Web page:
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to be offered by all, as long as they continue in the body. There are times and seasons when the most favoured of mankind are comparatively dead and dull: even" the Wise Virgins," as well as the Foolish ones, for a time “slumbered and slept.” Again and again does every member of the Church need to be awakened, and to have his sluggishness overcome by fresh communications of divine grace, and fresh manifestations of the Saviour's love. Continually do we need to be " drawn with the cords of a man, and with the bands of love";" and therefore we must continually renew the same petition as the Church offers in our text.] 2. Her resolution
[It is no reluctant service which the Bride will render, when once she feels the attractions of the Bridegroom's love. No: she will “ run after him:" she will run with all her might: she will regard no obstacles without; she will yield to no impediments within : she “will run and not be weary; she will press forward, and not faints.” The space she has already passed, she will account nothing ; " forgetting the things that are behind, she will press forward for that which is before, if by any means she may apprehend that, for which she has been apprehended of God in Christ Jesust."
The change of person also is here remarkable: “Draw me, and we will run after thee.” Not only will the Church summon all the powers of her soul, and unite them all in the service of her Lord, but she will bring all she can along with her. When once she feels the constraining influence of Christ's love, she will not be content to come alone: she would impress every creature that she beholds, with the same love which she herself feels, and would bring all others into the very same union with him which she herself affects. And herein her love differs from that which is here used to set it forth: the love which is felt towards an earthly object, admits not of participation with others: it would engross all the affections of its beloved object, and not endure a rival: but the Church's love to Christ is enhanced by the most extended communication of the blessings which she herself enjoys. She would have all the earth to know, and love him. Just as Andrew and Philip, as soon as they found the Messiah, invited Peter and Nathanael to come and participate their joy, so does every member of the Church of Christ: he will, like Abraham, “command his household" to fear and love his Lord, and will use all possible means to extend the kingdom of his Redeemer throughout all the earth.] From this subject we may LEARN,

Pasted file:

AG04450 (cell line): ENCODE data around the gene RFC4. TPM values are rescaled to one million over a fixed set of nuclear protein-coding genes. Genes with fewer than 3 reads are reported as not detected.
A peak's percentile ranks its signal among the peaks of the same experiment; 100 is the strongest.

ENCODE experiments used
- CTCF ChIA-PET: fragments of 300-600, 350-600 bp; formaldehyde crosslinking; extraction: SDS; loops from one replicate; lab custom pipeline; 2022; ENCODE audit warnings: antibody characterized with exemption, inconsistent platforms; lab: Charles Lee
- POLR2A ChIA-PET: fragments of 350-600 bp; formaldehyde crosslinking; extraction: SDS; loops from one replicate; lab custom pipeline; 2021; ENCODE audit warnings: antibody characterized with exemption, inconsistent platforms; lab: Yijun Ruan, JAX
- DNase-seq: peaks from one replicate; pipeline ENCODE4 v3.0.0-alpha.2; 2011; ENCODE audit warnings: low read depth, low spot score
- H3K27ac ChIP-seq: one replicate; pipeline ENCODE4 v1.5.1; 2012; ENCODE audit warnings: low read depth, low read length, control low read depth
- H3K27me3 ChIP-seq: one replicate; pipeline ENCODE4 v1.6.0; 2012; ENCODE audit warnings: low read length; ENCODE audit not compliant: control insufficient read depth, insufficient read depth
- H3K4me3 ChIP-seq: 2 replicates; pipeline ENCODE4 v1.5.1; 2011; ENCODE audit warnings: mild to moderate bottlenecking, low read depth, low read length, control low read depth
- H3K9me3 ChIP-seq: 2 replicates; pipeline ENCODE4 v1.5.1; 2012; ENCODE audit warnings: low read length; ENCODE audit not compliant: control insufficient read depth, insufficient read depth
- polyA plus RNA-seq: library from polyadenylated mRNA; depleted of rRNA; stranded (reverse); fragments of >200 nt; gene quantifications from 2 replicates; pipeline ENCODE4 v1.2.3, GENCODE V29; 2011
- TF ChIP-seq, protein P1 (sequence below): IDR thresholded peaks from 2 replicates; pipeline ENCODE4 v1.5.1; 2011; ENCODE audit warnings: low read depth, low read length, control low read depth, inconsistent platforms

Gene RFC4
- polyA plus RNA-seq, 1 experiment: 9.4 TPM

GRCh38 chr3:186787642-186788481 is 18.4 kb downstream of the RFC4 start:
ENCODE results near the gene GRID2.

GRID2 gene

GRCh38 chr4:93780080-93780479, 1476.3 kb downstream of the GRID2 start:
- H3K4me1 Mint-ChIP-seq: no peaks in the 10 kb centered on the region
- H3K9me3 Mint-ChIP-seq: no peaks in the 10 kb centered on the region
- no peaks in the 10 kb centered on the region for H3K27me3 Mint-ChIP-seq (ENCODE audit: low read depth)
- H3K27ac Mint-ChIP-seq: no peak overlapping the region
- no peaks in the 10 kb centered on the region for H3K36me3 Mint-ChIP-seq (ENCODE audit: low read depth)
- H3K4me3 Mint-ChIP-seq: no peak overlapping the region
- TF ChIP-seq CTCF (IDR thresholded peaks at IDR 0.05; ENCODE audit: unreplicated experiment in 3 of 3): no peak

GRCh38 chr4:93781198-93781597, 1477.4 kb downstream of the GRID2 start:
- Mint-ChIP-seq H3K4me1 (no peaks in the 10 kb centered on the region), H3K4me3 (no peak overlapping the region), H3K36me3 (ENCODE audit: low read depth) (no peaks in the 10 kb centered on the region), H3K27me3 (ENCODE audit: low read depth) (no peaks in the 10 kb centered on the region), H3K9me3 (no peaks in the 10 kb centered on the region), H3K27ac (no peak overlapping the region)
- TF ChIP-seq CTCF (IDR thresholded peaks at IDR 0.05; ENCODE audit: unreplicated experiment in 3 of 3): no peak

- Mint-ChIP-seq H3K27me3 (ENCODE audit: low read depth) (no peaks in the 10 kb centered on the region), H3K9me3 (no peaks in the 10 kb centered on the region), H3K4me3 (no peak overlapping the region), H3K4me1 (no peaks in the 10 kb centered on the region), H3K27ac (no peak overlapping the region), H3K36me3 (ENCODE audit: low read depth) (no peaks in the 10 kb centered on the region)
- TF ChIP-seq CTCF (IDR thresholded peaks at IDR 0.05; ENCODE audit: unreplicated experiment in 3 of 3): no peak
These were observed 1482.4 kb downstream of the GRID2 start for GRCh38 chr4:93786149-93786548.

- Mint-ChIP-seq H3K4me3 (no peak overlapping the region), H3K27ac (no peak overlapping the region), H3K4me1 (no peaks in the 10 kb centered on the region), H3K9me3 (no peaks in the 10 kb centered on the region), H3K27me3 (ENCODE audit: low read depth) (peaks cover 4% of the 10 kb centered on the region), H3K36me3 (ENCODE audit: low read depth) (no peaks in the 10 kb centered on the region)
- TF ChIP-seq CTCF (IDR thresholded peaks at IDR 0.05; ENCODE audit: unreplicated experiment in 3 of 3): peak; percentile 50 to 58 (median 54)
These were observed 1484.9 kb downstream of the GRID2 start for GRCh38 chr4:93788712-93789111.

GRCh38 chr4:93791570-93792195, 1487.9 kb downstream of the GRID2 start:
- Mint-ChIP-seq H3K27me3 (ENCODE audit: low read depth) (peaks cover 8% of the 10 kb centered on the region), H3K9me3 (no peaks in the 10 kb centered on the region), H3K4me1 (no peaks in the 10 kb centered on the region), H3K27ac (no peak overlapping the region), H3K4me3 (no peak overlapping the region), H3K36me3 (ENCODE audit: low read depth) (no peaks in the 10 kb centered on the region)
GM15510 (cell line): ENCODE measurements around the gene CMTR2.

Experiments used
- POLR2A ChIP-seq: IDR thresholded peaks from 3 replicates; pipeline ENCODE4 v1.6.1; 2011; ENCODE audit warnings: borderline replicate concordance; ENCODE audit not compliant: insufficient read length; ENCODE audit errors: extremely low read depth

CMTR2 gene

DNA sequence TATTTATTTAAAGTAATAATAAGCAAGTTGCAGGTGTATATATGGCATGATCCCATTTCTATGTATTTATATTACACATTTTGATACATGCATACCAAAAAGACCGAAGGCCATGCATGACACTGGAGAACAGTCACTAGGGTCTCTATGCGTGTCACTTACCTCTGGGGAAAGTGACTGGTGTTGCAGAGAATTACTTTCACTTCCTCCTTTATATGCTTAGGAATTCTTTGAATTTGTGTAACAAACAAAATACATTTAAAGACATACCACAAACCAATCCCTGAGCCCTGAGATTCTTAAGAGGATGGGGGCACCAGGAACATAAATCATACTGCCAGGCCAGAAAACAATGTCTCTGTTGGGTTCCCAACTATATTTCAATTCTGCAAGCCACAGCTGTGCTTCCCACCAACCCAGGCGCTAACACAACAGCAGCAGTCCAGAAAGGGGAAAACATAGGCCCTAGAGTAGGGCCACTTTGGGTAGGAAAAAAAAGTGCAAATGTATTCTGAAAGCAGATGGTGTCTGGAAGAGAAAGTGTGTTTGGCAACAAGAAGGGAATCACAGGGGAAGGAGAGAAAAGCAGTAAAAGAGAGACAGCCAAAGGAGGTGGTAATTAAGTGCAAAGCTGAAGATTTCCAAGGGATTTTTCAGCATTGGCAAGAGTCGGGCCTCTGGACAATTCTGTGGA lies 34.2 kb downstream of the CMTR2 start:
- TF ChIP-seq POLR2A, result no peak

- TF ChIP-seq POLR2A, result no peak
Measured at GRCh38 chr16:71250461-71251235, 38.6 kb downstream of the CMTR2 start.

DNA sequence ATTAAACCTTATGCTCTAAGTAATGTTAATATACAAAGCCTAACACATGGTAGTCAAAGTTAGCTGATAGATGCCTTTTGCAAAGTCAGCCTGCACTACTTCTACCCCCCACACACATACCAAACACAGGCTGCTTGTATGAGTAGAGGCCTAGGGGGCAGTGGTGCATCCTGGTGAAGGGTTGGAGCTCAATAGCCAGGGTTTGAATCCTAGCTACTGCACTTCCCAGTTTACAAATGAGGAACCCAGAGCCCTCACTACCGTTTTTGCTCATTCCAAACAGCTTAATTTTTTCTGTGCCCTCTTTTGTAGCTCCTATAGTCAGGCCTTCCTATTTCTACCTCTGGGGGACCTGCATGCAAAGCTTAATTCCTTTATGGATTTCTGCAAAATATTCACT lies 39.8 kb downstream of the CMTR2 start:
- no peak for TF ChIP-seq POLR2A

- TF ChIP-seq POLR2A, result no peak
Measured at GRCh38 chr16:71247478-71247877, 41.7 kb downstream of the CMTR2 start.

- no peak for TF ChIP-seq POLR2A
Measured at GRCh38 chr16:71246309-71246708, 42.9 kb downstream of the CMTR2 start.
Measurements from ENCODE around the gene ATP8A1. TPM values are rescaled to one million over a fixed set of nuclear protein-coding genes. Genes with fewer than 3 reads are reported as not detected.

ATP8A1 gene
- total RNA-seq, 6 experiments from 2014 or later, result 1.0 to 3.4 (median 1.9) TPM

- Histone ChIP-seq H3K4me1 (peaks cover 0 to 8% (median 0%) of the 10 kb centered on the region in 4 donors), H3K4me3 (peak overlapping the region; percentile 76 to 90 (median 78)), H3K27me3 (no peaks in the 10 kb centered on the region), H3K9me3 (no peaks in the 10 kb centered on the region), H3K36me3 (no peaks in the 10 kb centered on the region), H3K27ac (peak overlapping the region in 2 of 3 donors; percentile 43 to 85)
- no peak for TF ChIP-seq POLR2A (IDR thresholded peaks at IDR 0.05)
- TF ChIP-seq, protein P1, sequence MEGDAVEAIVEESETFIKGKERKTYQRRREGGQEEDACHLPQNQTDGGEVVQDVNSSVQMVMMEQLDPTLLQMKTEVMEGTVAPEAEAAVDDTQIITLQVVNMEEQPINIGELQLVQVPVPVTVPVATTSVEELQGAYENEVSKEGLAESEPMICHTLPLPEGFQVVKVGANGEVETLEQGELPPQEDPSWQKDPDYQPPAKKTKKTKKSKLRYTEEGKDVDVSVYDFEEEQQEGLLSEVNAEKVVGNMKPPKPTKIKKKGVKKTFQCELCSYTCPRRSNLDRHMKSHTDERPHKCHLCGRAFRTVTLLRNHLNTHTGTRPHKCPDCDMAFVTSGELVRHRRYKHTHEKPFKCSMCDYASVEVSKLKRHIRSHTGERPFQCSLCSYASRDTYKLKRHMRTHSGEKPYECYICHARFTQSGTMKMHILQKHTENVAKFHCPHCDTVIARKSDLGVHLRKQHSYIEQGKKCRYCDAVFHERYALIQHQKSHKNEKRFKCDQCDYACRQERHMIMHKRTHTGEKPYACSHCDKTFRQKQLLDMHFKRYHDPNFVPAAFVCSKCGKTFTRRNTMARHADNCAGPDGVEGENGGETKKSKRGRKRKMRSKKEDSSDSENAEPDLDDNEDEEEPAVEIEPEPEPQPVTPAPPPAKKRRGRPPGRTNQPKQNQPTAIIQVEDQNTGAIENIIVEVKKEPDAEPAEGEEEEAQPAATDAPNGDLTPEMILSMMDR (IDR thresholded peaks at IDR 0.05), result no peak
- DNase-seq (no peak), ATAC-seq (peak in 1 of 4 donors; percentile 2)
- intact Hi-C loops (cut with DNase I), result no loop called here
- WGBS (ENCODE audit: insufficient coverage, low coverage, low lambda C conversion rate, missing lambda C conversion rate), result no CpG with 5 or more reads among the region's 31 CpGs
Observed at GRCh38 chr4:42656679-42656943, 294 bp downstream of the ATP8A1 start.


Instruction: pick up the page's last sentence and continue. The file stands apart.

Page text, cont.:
r Hos. xi. 4.
s Isai. xl. 29-31.
t Phil. iii. 12–14.
1. What reason we have to seek the knowledge of Christ
[Who is there that has such a title to our affections as he? Who is there so excellent in himself, or such a source of blessedness to them that love him? Go through the universe; survey every thing that stands in competition with him; and see what it can do for your souls. Take that highest of earthly bliss, which is here used to shadow forth the blessedness of union with Christ: how often have they been disappointed who have most passionately sought, and fondly hoped that they had attained, the summit of human happiness! And where it has been enjoyed in its utmost perfection, how soon has it been cut short by the hand of death! But nothing can damp, and nothing can terminate, the blessedness of those who are united to Christ. On the contrary, in the midst of the deepest distresses, his love will fill you with the richest consolation. When a fainting fit has come upon the body, a strong and pungent odour will revive it: and so will the fragrance of Jesus' name refresh the soul, when nothing else under heaven will reach, and resuscitate, its languid powers. O let every one of you seek this union, and never rest till you can say, “ My Beloved is mine, and I am his u ! "
Yet let me remind you of a most important distinction that must ever be made between the knowledge of Christ, and "the savour of the knowledge of him." That which resides in the head will be of no avail, as bringing you into union with him: it is that only which diffuses a fragrance through the whole soul, that will terminate in the everlasting enjoyment of him in heaven.) 2. In what way we should testify our regard for him
[Seek him continually, and with your whole hearts; and whenever you find sluggishness creeping upon you, renew your cry to him, “ Draw me, draw me!" Your “hearts are bent to backslide from him,” yea, prone too to alienate from him the affections that should centre in him alone : but strive that you may be able at all times to say with David, " My soul followeth hard after thee:” and if at any time you are enabled to lay hold on your Beloved, let him not go, but “cleave to him with full purpose of heart.” At the same time see what you can do in your
families, in your neighbourhood, and in the world at large, to bring others also to him. Commend him to them: endeavour to bring them into the assemblies, where he manifests his presence: entreat him to extend his attractive influences to them also, even as he
u. Cant. ii. 16.
x 2 Cor. ü. 14.
has done to you: and labour that, if possible, all the world may behold his beauty, and be comforted with his love.
As for yourselves, look to the final consummation of your love in a better world, when your fruition of him shall be more intimate than it can be in this world, and shall continue without intermission or alloy through all eternity. ]
DCCCXLIX. THE CHURCH'S FELLOWSHIP WITH CHRIST. Cant. ii. 1-3. I am the rose of Sharon, and the lily of the
valleys. As the lily among thorns, so is my love among the daughters. As the apple-tree among the trees of the wood, so is my beloved among
the sons. I sat down under his shadow with great delight; and his fruit was sweet to my taste.